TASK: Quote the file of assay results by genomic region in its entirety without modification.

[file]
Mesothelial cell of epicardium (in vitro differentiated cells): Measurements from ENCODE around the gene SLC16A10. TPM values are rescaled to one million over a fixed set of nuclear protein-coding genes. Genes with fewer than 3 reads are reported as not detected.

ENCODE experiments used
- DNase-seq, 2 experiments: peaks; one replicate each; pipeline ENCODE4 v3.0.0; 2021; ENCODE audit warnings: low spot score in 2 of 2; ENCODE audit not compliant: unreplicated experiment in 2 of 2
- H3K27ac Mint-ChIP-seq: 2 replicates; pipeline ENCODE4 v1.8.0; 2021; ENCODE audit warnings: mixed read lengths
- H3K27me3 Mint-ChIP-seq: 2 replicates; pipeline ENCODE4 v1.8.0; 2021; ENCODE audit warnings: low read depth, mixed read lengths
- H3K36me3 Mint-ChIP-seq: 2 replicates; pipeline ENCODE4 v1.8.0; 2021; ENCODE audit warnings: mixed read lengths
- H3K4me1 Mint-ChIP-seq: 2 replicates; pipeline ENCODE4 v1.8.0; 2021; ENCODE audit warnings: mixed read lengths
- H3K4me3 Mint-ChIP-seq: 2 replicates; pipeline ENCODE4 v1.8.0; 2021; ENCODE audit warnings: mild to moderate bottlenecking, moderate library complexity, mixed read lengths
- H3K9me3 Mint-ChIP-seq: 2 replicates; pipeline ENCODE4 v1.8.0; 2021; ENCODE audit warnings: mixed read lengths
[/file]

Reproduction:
Mesothelial cell of epicardium (in vitro differentiated cells): Measurements from ENCODE around the gene SLC16A10. TPM values are rescaled to one million over a fixed set of nuclear protein-coding genes. Genes with fewer than 3 reads are reported as not detected.

ENCODE experiments used
- DNase-seq, 2 experiments: peaks; one replicate each; pipeline ENCODE4 v3.0.0; 2021; ENCODE audit warnings: low spot score in 2 of 2; ENCODE audit not compliant: unreplicated experiment in 2 of 2
- H3K27ac Mint-ChIP-seq: 2 replicates; pipeline ENCODE4 v1.8.0; 2021; ENCODE audit warnings: mixed read lengths
- H3K27me3 Mint-ChIP-seq: 2 replicates; pipeline ENCODE4 v1.8.0; 2021; ENCODE audit warnings: low read depth, mixed read lengths
- H3K36me3 Mint-ChIP-seq: 2 replicates; pipeline ENCODE4 v1.8.0; 2021; ENCODE audit warnings: mixed read lengths
- H3K4me1 Mint-ChIP-seq: 2 replicates; pipeline ENCODE4 v1.8.0; 2021; ENCODE audit warnings: mixed read lengths
- H3K4me3 Mint-ChIP-seq: 2 replicates; pipeline ENCODE4 v1.8.0; 2021; ENCODE audit warnings: mild to moderate bottlenecking, moderate library complexity, mixed read lengths
- H3K9me3 Mint-ChIP-seq: 2 replicates; pipeline ENCODE4 v1.8.0; 2021; ENCODE audit warnings: mixed read lengths